What Is Osteomyelitis?

What Is Osteomyelitis?

Osteomyelitis is a bone infection caused by bacteria or fungi. The bacteria and fungi circulate in the bloodstream and then settle in the bone where they multiply, or they can enter the bone from a nearby open wound. Osteomyelitis can occur due to an open fracture, in which bone pokes through the skin. 

This condition can cause severe pain, inflammation, and swelling. It can usually be treated with antibiotics, but if left untreated, it may cut off blood supply to the bone, causing it to die. 

Symptoms vary depending on the type of osteomyelitis. Some of the most common symptoms include:

  • Pain at site
  • Redness, tenderness, and swelling at the site
  • Lethargy or fatigue
  • Fever, chills, and sweating
  • Malaise (general feeling of being unwell)
  • Drainage of pus from the wound

Anyone can develop osteomyelitis. However, senior citizens, people with other medical conditions, and children younger than three are more likely to have osteomyelitis.

Types of Osteomyelitis


There are several types of osteomyelitis:

  • Acute - Acute osteomyelitis occurs suddenly and will show in diagnostic tests or procedures about two weeks after infection. This type of osteomyelitis is usually easier to treat. However, if left untreated, it can progress into chronic osteomyelitis.
  • Chronic - Chronic osteomyelitis typically occurs after a bout of acute osteomyelitis is not entirely cured. This type can result in dead bone and bone destruction if left untreated.
  • Hematogenous - An infection in the blood causes this type of osteomyelitis. Hematogenous osteomyelitis occurs more often in children than adults. In children, it typically involves long bones, particularly the femur and tibia. In adults, it’s usually found in the vertebral bodies (spine), long bones (such as in the arms and legs), pelvis, or clavicle (collarbone). Many patients with hematogenous osteomyelitis have underlying chronic diseases. Hematogenous osteomyelitis can be acute or chronic.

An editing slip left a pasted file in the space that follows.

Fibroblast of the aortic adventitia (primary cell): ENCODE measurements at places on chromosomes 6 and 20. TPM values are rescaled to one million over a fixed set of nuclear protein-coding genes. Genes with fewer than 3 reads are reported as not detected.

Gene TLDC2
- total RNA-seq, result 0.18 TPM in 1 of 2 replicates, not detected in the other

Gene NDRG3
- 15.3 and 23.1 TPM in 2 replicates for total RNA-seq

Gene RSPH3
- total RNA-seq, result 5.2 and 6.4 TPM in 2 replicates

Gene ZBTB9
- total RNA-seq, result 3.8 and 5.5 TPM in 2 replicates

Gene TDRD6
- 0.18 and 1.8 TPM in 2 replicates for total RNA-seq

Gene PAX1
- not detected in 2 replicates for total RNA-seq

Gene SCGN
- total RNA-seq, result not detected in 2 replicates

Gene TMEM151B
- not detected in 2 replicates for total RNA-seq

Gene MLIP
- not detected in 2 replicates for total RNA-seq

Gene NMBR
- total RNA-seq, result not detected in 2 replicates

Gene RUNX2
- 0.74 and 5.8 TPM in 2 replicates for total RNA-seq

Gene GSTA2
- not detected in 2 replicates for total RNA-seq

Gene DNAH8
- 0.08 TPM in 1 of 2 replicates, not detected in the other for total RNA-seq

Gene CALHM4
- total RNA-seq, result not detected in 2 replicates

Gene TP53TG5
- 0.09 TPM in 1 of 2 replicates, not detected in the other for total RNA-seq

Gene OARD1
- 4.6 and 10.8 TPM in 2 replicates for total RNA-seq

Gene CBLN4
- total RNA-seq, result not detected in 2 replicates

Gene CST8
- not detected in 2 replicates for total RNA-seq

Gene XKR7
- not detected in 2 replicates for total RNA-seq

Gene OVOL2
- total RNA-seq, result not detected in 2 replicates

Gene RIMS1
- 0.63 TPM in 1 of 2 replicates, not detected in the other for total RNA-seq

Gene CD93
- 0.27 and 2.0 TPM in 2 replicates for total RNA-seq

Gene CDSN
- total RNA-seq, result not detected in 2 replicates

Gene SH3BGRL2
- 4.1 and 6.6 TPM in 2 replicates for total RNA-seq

• Vertebral - Occurring most often in older patients, vertebral osteomyelitis — also referred to as spinal osteomyelitis or spondylodiscitis — affects the spine. It can occur after a spinal injury or spinal surgery or may spread into the bloodstream from another body area. Vertebral osteomyelitis can be acute or chronic.
  • Diabetic foot osteomyelitis - People with diabetes may develop osteomyelitis of the foot. This occurs when soft tissue becomes infected. This infection then spreads into the bone.

Osteomyelitis Signs & Symptoms


The specific signs and symptoms of osteomyelitis will vary depending on the type of condition:

  • Acute - Acute osteomyelitis often presents with a fever, followed by pain in the affected area a few days later. Symptoms can include nausea, malaise, chills and sweating, irritability, fatigue, swollen, tender, or red skin at the site, and loss of range of motion. If the infection spreads to the muscle or skin, abscesses may form, resulting in drainage of pus through the skin.
  • Chronic - Chronic osteomyelitis is often characterized by deep bone pain and symptoms similar to those of acute osteomyelitis: nausea, malaise, fevers, chills, and sweating, as well as swollen, tender, or red skin at the site. Abscesses can form if the infection has spread to the muscle or skin, causing drainage of pus through the skin. Bone destruction and formation of dead bone can occur with chronic osteomyelitis. Rarely this type of osteomyelitis can occur without symptoms.
  • Hematogenous - In children, this bloodborne type of osteomyelitis typically presents with chills, pain, and signs of inflammation in the infected area. Patients may also exhibit a limited range of motion or limping. Adults may exhibit chills, dull pain, swelling, and warmth in the infected area. If the infection spreads to the muscle or skin, forming abscesses, pus may drain through the skin. With hematogenous osteomyelitis especially, a high fever may be present.